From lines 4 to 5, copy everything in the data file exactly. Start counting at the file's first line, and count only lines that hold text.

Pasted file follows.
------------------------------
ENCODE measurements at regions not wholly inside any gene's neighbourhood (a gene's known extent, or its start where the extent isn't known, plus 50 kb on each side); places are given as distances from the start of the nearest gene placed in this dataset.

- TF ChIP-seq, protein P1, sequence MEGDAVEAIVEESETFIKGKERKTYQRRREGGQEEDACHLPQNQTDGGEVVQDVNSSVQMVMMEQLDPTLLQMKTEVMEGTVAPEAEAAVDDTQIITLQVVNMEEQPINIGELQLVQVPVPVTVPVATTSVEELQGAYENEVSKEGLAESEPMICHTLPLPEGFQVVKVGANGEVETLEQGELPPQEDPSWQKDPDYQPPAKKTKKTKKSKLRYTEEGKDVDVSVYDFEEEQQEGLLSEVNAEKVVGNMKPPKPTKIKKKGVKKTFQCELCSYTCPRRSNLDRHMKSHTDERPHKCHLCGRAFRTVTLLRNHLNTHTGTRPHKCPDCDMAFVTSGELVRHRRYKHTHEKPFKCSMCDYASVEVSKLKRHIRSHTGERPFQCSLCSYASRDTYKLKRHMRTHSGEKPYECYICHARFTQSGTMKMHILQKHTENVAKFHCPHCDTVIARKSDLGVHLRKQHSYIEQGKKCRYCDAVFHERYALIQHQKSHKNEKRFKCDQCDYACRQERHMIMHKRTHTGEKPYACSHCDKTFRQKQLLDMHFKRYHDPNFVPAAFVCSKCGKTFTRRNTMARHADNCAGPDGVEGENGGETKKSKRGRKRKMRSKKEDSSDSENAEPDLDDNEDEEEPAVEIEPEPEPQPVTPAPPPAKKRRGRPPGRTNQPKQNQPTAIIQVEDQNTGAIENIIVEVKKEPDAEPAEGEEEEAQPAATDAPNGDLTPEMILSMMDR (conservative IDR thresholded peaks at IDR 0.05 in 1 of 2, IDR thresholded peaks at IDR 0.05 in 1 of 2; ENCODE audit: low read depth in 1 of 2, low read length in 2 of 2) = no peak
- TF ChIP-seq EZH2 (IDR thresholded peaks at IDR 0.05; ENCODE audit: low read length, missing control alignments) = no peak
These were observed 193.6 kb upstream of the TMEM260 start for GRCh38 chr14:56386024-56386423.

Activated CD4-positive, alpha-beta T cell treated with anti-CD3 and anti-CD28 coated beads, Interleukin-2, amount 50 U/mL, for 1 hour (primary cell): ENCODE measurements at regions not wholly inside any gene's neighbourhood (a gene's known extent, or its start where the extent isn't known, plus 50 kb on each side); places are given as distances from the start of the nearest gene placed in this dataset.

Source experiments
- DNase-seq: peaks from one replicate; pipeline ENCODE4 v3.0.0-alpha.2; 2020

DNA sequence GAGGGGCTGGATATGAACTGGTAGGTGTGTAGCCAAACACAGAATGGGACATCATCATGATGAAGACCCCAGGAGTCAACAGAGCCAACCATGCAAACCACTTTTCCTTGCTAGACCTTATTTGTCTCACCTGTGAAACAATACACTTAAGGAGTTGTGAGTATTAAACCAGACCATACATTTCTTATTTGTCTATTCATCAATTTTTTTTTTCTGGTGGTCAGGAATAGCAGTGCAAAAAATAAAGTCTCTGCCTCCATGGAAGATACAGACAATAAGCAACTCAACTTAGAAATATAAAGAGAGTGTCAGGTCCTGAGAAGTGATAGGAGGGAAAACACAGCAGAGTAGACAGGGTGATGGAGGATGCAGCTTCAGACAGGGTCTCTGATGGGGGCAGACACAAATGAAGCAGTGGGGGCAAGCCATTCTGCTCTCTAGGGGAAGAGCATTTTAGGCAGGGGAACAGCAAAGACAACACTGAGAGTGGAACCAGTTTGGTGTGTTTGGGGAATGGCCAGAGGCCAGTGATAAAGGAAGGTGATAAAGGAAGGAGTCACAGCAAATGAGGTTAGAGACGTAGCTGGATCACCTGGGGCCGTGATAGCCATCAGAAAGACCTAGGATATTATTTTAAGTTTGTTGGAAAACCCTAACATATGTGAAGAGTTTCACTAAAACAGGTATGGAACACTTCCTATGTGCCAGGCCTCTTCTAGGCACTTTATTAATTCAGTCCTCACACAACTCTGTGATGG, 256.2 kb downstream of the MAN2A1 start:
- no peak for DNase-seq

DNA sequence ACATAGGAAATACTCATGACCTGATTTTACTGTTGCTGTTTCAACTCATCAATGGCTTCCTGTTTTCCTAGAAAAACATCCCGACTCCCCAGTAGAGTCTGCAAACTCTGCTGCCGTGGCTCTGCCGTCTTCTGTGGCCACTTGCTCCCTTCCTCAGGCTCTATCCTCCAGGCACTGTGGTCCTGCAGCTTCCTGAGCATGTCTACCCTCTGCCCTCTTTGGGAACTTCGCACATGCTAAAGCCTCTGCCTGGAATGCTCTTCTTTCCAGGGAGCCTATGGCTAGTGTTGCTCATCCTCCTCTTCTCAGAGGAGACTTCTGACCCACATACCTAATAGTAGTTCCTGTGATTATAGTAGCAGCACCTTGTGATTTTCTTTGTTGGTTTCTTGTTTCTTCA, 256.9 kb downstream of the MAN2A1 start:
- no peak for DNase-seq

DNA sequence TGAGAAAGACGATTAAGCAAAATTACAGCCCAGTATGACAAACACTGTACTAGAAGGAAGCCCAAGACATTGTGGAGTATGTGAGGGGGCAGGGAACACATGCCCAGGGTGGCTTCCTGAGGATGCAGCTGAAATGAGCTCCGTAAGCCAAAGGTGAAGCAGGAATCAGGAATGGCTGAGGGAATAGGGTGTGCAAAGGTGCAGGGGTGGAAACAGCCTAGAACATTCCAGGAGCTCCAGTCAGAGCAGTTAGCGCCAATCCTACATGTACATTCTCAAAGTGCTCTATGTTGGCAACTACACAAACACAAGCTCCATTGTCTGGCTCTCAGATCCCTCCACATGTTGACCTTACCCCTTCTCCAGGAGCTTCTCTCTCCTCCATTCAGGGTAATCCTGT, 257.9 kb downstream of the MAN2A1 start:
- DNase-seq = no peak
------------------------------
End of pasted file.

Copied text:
These were observed 193.6 kb upstream of the TMEM260 start for GRCh38 chr14:56386024-56386423.

Activated CD4-positive, alpha-beta T cell treated with anti-CD3 and anti-CD28 coated beads, Interleukin-2, amount 50 U/mL, for 1 hour (primary cell): ENCODE measurements at regions not wholly inside any gene's neighbourhood (a gene's known extent, or its start where the extent isn't known, plus 50 kb on each side); places are given as distances from the start of the nearest gene placed in this dataset.